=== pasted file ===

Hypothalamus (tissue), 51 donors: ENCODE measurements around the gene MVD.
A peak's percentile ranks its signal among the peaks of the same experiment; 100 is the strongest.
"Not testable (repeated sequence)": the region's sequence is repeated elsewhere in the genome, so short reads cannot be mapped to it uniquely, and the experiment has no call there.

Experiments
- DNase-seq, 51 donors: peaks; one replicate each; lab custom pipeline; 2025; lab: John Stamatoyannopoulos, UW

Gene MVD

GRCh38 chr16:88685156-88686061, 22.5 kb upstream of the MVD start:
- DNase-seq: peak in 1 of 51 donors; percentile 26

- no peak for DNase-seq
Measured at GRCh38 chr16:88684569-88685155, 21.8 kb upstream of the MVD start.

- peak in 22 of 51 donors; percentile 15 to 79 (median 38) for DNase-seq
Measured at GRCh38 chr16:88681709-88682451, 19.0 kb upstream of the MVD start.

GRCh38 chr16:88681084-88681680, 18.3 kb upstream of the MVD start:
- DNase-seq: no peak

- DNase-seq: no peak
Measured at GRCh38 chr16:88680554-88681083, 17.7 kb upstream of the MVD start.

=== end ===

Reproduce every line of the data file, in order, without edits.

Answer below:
Hypothalamus (tissue), 51 donors: ENCODE measurements around the gene MVD.
A peak's percentile ranks its signal among the peaks of the same experiment; 100 is the strongest.
"Not testable (repeated sequence)": the region's sequence is repeated elsewhere in the genome, so short reads cannot be mapped to it uniquely, and the experiment has no call there.

Experiments
- DNase-seq, 51 donors: peaks; one replicate each; lab custom pipeline; 2025; lab: John Stamatoyannopoulos, UW

Gene MVD

GRCh38 chr16:88685156-88686061, 22.5 kb upstream of the MVD start:
- DNase-seq: peak in 1 of 51 donors; percentile 26

- no peak for DNase-seq
Measured at GRCh38 chr16:88684569-88685155, 21.8 kb upstream of the MVD start.

- peak in 22 of 51 donors; percentile 15 to 79 (median 38) for DNase-seq
Measured at GRCh38 chr16:88681709-88682451, 19.0 kb upstream of the MVD start.

GRCh38 chr16:88681084-88681680, 18.3 kb upstream of the MVD start:
- DNase-seq: no peak

- DNase-seq: no peak
Measured at GRCh38 chr16:88680554-88681083, 17.7 kb upstream of the MVD start.